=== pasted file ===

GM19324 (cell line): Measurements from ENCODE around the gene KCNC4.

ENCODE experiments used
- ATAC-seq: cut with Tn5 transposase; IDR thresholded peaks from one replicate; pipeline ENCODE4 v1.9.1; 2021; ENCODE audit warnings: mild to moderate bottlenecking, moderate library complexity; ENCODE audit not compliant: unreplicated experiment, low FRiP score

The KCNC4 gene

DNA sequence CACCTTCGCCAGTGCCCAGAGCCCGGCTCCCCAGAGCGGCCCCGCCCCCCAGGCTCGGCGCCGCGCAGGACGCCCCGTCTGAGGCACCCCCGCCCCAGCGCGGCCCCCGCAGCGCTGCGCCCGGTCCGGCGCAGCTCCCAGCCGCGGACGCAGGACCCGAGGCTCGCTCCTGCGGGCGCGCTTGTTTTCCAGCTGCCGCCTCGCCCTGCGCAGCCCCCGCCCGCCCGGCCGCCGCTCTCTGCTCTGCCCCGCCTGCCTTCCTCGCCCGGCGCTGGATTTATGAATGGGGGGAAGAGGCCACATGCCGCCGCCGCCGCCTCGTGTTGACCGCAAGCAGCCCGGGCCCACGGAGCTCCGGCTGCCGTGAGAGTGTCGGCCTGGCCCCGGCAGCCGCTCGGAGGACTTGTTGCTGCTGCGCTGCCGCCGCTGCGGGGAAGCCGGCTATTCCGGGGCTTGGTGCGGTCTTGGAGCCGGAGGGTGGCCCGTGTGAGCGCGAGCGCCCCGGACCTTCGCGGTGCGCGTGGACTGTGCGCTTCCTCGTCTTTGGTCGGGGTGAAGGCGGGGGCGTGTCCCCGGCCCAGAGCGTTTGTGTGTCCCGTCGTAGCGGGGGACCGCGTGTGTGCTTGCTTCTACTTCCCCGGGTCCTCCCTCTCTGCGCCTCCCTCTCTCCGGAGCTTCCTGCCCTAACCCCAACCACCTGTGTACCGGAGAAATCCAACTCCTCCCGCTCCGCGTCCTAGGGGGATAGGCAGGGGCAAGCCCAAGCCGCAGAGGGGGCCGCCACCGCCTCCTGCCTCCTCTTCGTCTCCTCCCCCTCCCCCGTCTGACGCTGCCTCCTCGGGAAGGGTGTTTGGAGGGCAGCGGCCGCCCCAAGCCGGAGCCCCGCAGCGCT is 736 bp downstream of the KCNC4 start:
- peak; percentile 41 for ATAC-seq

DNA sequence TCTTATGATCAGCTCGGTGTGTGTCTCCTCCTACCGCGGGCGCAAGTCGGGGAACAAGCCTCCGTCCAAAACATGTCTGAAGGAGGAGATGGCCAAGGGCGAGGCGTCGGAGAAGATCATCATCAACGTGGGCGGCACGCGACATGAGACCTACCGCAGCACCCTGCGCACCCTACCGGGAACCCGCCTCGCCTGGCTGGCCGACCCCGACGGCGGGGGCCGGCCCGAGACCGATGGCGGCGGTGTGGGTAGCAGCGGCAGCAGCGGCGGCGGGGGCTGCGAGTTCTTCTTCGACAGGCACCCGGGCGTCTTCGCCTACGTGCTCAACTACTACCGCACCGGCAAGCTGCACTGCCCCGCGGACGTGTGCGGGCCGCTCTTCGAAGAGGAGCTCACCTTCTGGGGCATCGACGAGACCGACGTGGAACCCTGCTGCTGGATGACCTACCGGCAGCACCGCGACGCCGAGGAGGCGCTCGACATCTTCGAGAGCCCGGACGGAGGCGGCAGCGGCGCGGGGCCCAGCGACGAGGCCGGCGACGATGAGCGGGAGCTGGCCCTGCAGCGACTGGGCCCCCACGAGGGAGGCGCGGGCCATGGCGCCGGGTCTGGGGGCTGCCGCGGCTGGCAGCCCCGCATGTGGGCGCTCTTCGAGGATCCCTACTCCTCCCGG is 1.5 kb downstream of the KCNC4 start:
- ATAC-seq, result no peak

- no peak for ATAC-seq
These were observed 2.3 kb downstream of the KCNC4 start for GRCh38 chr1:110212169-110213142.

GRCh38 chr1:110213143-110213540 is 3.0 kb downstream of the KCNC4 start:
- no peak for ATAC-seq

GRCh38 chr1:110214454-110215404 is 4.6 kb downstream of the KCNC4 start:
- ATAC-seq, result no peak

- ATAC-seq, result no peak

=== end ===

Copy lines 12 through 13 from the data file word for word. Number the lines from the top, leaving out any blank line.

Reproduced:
- no peak for ATAC-seq

GRCh38 chr1:110214454-110215404 is 4.6 kb downstream of the KCNC4 start: